Johnson, George Washington, Autobiography, 6-7.
On arriving at Kanesville Iowa I found my brothers Joseph and William and many of my friends and acquantences and concluded to stop there for a time and by the urgent request of many of my friends I commenced the practice of medicine[.] This proved to be a great cholera year and concequently a year of great suffering and distress and my calls were so numerous that for months I would get but little chance to take off my clothing to sleep This was also a great year for emigration to the mines in California
In the Spring 1851 I concluded to follow my Brothers Joel and Benjamine to the Rocky Mountains but the waters of the Elk Horn and Loupe Fork were so high it was almost impossible to cross them so it was decided by the emigration to take a new route which had never been explored to cross the head waters of these streams
So on the 13th day of June 1851 I started with my family and many others on this unexplored route and the hardships and suffering we endured was more than I can describe on paper[.] We traveled many days over sandy deserts almost without food water or fuel[.] Cattle and horses stampeding left many without teams to pull their wagons which had to be left behind with much property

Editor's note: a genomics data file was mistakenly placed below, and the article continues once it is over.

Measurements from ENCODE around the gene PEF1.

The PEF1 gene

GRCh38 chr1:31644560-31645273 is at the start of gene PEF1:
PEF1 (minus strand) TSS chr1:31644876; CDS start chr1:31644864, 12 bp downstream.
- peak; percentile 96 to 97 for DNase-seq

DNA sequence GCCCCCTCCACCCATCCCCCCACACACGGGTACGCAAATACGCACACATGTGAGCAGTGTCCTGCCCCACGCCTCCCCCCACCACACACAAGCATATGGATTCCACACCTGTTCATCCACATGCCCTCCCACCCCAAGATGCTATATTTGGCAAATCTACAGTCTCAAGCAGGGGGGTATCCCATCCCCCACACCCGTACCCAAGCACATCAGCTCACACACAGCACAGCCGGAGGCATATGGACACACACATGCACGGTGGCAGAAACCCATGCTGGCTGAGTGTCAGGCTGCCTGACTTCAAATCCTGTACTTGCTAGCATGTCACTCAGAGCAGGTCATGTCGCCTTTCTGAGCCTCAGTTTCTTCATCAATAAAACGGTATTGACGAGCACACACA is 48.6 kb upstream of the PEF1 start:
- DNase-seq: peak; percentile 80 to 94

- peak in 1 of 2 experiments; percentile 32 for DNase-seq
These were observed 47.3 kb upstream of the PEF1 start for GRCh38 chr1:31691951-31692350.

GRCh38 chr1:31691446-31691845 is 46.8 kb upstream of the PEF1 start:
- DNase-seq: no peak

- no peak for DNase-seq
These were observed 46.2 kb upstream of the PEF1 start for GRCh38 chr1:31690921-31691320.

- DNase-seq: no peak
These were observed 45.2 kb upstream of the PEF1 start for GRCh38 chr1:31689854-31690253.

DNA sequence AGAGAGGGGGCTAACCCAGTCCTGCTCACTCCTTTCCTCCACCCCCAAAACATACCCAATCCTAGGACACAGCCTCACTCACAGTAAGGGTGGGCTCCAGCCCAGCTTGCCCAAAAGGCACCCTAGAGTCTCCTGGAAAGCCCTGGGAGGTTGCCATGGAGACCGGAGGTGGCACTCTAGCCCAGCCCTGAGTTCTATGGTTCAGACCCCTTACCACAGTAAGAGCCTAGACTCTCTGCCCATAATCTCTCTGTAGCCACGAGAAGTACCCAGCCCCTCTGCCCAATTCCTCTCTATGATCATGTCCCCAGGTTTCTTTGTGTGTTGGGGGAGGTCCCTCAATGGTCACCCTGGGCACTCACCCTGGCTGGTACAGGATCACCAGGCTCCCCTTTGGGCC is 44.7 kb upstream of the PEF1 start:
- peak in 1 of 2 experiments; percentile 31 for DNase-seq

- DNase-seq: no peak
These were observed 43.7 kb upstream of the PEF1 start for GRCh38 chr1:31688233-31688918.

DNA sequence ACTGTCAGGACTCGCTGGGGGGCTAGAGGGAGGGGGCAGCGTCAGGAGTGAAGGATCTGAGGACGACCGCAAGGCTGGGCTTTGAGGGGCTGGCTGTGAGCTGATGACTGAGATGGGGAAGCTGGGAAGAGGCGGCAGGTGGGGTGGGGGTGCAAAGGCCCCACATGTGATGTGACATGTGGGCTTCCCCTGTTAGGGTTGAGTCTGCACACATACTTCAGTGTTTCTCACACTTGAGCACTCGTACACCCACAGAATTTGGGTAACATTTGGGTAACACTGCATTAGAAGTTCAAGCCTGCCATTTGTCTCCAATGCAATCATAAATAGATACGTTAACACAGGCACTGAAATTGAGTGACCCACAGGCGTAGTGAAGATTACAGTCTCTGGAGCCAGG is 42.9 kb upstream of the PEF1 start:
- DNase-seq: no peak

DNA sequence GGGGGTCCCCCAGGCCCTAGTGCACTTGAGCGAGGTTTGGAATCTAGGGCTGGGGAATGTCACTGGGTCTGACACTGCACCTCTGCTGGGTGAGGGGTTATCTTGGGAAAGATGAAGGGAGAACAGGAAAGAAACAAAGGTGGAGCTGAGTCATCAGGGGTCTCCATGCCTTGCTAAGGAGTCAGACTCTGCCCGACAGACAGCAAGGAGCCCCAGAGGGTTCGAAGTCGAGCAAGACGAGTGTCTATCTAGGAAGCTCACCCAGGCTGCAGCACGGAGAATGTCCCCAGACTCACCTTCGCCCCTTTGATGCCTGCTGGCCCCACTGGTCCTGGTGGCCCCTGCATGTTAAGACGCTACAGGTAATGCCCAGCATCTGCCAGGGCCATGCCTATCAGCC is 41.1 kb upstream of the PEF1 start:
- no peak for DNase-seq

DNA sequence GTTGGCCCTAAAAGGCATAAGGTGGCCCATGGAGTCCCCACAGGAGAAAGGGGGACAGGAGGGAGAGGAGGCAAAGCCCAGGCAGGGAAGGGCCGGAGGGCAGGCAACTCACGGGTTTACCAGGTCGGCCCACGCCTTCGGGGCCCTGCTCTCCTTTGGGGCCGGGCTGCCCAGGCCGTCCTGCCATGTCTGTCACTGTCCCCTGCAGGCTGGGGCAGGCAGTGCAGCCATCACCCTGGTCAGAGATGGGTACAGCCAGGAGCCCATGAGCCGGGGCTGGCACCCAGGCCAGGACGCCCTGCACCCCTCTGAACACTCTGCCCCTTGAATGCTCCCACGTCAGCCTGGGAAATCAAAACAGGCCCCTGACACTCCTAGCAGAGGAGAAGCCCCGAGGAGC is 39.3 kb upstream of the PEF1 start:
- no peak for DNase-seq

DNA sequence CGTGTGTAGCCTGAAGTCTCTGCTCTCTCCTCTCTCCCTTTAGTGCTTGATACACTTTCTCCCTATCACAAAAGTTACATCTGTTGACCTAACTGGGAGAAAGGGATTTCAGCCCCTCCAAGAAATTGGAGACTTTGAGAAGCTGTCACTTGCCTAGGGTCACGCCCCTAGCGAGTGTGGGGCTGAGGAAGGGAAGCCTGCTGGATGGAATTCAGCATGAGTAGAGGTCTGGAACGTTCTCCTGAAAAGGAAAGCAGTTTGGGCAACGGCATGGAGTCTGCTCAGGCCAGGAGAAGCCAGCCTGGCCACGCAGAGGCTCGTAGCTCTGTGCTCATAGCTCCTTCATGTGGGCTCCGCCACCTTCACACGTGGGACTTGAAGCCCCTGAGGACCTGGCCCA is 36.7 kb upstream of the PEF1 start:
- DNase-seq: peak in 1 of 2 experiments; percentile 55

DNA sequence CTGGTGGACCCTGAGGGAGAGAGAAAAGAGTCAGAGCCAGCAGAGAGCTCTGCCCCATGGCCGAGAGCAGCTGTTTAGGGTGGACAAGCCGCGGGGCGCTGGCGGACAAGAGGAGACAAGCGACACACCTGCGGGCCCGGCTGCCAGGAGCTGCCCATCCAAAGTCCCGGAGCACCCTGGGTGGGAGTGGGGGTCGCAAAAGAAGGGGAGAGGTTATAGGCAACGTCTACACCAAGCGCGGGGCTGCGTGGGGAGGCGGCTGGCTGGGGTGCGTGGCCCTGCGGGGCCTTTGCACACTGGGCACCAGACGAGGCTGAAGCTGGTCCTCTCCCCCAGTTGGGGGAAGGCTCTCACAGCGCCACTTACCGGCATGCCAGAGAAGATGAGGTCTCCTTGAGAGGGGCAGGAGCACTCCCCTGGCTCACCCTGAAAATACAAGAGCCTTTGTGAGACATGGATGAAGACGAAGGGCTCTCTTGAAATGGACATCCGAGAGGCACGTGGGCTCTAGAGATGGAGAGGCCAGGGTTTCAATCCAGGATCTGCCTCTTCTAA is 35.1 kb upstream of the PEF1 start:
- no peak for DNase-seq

After a journey of several weeks, we arrived on the old road on the Platte River. In crossing the bottoms for several miles we passed through a herd of Buffalo which extended as far as the eye could reach each way and as we traveled on they parted right and left to let us pass through
About 10 miles before we reached the Platte River my son Miles Edger [Edgar] was born on the 31st of july 1851[.] On that night we had the hardest storm I ever remember in my life thunder lightning and rain[.] But the sun shone bright in the morning and we continued our journey under more favorable circumstances the rest of the way
We reached Salt Lake City about the first of October